Moon landing 50th anniversary: Sussex man’s brush with astronaut Buzz

Astronaut Buzz Aldrin pictured at breakfast with Haywards Heath journalist Arnie Wilson SUS-190715-170616001
Astronaut Buzz Aldrin pictured at breakfast with Haywards Heath journalist Arnie Wilson SUS-190715-170616001

Astronaut Buzz Aldrin – only the second man in history to set foot on the Moon – later sought to promote space tourism.

At least that’s what he told Haywards Heath journalist Arnie Wilson.

Haywards Heath journalist Arnie Wilson SUS-190715-170605001

Haywards Heath journalist Arnie Wilson SUS-190715-170605001

As the world celebrates the 50th anniversary of the Moon landings this week, Arnie recalled how he once had breakfast with the pioneering astronaut – and learned of his desire to promote space travel for the masses.

Arnie was working as a correspondent for the Financial Times back in 1999 when he heard that Buzz was visiting London.

“I’ve always been fascinated by space travel and, like many people, watched the Apollo 11 landing on black and white TV when I was working at Anglia TV In Norwich,” said Arnie.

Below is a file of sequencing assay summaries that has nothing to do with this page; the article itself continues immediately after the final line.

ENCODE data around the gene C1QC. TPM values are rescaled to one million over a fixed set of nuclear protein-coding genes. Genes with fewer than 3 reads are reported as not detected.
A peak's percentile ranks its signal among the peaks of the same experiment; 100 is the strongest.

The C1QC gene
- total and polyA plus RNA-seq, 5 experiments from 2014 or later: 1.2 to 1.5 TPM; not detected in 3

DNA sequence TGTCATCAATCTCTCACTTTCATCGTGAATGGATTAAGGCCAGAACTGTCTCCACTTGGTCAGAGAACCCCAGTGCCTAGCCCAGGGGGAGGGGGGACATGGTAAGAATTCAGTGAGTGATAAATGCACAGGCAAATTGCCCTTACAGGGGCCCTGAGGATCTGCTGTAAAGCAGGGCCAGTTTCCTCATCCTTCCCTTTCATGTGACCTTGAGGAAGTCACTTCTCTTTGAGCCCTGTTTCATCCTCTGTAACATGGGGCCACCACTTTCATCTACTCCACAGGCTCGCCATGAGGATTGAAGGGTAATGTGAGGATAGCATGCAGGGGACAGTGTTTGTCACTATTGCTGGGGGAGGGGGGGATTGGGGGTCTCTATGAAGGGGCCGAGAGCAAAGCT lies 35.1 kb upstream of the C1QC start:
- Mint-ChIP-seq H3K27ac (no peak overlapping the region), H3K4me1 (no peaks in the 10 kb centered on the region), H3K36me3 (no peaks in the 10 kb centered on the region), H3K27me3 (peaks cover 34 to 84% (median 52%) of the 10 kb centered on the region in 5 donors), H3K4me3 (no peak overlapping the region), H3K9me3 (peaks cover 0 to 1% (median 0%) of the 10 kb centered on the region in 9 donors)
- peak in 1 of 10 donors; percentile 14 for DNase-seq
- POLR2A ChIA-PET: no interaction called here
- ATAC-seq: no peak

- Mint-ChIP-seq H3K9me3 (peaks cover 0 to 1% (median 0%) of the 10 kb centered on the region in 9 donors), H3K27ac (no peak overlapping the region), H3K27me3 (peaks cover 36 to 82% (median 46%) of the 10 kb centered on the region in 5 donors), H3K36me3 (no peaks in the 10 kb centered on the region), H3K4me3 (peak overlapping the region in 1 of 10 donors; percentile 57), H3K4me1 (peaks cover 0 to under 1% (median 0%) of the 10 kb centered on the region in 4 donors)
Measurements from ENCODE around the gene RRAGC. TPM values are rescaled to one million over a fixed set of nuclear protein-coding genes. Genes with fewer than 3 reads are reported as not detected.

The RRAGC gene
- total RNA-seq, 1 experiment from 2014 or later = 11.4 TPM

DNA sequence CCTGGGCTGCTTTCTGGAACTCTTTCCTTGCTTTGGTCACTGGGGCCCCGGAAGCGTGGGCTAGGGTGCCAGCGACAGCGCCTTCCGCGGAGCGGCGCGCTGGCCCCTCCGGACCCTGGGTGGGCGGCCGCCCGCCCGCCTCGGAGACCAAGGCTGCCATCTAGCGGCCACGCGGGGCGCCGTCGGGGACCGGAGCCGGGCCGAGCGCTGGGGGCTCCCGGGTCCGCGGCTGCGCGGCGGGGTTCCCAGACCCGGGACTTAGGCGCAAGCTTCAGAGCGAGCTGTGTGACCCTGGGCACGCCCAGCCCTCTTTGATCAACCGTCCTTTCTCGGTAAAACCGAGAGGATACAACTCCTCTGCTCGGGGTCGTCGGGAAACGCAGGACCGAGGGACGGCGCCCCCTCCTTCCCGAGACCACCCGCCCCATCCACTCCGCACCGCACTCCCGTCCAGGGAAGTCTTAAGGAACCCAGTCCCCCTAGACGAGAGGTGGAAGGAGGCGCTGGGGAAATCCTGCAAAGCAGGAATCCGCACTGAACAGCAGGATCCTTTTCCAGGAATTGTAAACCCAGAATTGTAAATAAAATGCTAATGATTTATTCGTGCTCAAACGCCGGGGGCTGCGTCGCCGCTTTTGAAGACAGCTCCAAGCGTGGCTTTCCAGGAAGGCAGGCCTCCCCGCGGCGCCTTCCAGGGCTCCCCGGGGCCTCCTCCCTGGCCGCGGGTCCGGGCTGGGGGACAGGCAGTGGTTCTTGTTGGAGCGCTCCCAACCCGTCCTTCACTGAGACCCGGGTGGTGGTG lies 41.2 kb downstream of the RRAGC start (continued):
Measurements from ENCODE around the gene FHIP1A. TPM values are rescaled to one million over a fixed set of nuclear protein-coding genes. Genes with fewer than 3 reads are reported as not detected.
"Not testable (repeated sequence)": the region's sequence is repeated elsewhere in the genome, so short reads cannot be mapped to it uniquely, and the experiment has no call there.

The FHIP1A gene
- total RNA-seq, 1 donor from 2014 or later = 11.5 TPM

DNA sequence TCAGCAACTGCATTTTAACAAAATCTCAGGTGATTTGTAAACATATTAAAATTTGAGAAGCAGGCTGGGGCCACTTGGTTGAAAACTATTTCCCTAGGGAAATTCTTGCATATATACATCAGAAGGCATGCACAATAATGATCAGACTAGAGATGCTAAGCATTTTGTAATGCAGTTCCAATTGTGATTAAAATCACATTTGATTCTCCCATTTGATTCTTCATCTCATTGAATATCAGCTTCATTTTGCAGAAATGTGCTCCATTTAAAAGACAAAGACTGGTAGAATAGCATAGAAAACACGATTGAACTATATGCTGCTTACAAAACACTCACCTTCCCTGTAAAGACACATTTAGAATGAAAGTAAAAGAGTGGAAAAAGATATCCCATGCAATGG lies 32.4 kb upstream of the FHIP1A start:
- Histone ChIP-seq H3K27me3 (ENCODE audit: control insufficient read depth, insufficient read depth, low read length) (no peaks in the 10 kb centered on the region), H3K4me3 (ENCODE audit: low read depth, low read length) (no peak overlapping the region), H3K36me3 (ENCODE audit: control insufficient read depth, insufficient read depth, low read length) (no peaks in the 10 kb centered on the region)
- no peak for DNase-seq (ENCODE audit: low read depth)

He managed to secure an interview with Buzz over breakfast at a London hotel.

At the time, said Arnie, Buzz preferred to talk about the future than his past moon mission.

He seemed “obsessed with getting tourists into space,” said Arnie.

“So much so that as breakfast proceeded, I could hardly get a word in edgeways.”

He said that Buzz wanted “to be a pioneer in the space tourism industry – and help design and build the rockets to do the job.”

At one point, Arnie said, he asked Buzz if any moon craters had been named after him and his colleagues - Armstrong and Collins - on the moon mission.

“There are three craters named after us,” Buzz told Arnie, “but they’re so small they wouldn’t show (on a map).

“They’re in the vicinity of our landing site. But of course anything on the nearside of any appreciable size has already been named.

“So our craters had to be very small.

“There are a number of ones on the other side but they’re all named after Russians, because they sent a satellite with a camera first.”